A Brother’s Influence
By Kim Stafford
Trinity University Press, $16.95, 200 pages
“His suicide was my book of genesis: and darkness was on the face of the waters-stubborn darkness that no hand could brush away.” (p.165)
In 100 Tricks Every Boy Can Do: How My Brother Disappeared, Kim Stafford shares his struggle to live with, and perhaps grow beyond, his older brother Bret’s suicide twenty years past. Kim journeys through his memories to ponder: What did I miss? How did I miss it? When did I lose touch with my brother? His stories are filled with the joy, wonder, delight and danger of a childhood and young adulthood growing up in nature, mostly in Oregon. As a teenager, Bret challenged the militaristic drills of the Boy Scouts; they both left. In college at the University of Oregon, separately and together they skipped classes to go hiking and camping. Bret spent his freshman year at Grinnell University in Iowa; Kim never asked what happened there and Bret kept it secret.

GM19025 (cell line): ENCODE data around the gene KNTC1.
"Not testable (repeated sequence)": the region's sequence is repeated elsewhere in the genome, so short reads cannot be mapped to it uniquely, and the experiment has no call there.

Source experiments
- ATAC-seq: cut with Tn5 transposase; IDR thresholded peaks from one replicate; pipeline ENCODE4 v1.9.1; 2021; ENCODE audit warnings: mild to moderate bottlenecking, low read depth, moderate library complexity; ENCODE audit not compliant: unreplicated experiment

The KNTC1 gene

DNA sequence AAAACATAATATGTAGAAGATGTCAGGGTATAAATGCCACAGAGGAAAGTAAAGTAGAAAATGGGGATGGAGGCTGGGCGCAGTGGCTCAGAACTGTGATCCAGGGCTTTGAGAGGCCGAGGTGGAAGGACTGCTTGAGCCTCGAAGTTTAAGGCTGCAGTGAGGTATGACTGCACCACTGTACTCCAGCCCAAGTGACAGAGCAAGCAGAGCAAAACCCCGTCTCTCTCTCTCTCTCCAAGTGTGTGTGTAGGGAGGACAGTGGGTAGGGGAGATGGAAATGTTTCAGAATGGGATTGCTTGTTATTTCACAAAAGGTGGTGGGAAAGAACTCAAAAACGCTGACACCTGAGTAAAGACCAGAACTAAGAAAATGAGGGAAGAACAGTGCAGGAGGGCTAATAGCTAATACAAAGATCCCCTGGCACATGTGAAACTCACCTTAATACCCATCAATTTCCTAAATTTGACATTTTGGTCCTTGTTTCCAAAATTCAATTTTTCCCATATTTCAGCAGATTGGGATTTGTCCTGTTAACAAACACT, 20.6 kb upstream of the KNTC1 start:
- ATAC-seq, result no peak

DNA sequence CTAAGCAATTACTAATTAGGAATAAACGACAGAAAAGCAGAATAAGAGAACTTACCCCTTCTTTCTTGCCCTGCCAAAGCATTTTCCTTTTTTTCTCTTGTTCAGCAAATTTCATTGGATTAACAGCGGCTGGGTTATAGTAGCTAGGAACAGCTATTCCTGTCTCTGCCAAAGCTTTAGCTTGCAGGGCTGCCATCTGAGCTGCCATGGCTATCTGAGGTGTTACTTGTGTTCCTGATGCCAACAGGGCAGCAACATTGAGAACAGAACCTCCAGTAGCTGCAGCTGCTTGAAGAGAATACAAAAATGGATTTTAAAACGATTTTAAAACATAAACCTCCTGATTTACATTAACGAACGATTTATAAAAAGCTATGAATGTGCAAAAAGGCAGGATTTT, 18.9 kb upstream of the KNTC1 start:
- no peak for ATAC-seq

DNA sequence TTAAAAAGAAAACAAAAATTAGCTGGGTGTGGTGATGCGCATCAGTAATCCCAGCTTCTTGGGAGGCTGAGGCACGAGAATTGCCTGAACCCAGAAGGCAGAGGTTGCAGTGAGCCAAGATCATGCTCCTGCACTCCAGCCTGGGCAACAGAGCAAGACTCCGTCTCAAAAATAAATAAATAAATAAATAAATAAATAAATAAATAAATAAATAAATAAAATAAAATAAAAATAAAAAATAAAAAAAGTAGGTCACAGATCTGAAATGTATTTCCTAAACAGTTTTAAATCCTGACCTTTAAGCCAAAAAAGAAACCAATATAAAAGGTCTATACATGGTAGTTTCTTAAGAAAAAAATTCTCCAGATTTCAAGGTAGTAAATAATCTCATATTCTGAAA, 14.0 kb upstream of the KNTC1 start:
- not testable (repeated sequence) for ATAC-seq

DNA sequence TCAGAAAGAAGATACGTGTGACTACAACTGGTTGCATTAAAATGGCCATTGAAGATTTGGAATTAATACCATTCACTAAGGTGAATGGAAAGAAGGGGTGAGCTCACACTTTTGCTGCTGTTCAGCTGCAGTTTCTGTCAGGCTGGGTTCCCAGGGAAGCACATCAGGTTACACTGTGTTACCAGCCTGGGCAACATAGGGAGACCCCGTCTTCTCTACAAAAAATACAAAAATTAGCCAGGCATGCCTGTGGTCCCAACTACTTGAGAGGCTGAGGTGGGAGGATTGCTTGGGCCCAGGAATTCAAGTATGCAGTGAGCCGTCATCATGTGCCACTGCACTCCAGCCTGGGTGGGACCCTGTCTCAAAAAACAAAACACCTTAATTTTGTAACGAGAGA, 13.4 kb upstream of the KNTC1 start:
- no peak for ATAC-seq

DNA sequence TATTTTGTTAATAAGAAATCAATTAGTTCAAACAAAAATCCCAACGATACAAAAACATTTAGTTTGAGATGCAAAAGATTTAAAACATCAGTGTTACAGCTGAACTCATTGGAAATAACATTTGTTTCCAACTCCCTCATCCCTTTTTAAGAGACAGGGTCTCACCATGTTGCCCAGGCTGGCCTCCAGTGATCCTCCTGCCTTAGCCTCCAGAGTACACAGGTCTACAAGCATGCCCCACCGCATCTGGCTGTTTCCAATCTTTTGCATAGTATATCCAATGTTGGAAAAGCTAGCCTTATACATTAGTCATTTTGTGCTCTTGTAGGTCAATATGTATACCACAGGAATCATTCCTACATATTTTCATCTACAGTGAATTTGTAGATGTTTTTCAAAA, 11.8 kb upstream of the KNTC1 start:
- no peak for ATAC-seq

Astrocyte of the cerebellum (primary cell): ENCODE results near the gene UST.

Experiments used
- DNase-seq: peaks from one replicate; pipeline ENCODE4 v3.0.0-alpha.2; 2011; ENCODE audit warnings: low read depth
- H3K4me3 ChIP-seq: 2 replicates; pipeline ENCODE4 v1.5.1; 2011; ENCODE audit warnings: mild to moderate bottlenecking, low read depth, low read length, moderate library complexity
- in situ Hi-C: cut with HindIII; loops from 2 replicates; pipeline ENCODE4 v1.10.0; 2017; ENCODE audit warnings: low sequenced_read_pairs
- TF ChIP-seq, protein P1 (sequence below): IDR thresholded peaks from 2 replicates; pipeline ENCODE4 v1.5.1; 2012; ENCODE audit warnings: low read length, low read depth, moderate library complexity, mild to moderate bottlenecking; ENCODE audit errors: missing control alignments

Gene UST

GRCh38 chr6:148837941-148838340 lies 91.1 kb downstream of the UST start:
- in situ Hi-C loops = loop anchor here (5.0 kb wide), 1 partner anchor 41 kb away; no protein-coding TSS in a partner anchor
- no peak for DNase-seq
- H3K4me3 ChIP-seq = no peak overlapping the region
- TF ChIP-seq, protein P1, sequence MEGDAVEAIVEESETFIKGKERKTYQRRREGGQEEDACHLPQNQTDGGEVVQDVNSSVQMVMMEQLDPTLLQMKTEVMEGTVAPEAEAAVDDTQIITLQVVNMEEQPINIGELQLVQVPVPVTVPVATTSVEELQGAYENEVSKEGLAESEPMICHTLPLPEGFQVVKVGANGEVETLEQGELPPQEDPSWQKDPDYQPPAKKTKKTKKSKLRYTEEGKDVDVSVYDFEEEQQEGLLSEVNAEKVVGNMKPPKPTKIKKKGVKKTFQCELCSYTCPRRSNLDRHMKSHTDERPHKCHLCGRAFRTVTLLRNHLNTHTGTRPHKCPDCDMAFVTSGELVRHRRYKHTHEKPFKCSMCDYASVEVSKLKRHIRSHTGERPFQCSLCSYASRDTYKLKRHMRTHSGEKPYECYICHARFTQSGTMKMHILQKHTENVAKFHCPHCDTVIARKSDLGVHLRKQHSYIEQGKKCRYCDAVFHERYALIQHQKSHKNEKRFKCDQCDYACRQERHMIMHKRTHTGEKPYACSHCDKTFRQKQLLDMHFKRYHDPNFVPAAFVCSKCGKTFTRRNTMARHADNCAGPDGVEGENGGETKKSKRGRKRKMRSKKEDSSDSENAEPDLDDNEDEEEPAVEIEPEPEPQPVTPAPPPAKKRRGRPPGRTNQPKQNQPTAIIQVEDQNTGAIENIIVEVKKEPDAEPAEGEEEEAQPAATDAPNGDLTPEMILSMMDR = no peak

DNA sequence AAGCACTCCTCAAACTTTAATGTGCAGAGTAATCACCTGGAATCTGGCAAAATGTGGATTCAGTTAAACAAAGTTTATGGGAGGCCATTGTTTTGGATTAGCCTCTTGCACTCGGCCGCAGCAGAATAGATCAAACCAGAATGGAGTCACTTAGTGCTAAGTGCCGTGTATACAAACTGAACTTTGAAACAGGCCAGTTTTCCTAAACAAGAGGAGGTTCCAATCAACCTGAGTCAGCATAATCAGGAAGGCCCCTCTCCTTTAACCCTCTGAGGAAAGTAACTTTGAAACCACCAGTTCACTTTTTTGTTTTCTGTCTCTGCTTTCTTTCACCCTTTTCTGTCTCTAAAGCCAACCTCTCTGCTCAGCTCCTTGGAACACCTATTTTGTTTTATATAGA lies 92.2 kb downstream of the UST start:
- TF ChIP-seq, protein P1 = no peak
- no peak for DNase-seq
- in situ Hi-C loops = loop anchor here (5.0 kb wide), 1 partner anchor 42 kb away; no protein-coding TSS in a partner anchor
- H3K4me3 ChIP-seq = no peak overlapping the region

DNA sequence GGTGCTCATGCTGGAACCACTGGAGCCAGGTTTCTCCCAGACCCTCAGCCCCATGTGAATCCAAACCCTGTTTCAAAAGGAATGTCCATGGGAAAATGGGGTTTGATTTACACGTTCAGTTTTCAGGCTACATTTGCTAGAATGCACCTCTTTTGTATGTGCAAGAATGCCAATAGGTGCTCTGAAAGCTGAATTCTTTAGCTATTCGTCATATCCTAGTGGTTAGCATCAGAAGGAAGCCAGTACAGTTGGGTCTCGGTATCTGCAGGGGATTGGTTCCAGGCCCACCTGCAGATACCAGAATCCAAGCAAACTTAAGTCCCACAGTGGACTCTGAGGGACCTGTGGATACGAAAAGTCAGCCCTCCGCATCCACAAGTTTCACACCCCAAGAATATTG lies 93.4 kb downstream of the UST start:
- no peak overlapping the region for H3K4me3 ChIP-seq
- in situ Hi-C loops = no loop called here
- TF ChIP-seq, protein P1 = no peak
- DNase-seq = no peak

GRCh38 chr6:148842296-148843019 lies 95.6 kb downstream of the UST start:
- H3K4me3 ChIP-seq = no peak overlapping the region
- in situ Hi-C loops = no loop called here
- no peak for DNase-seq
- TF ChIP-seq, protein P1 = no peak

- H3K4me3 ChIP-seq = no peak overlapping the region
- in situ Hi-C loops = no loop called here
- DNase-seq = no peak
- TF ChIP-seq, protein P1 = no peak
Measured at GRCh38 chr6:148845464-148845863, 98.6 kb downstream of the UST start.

The book is divided into sections which get their titles from the ritual bedtime chant the boys said together; the chapters are brief checkerboard sketches of growing up in the shadow of that brother, growing separately, being adults with families and responsibilities. The style is spare and poetic, story and reflection, moving ponderously, smoothly and touchingly back and forth across time.
Reviewed by Mary-Lynne Monroe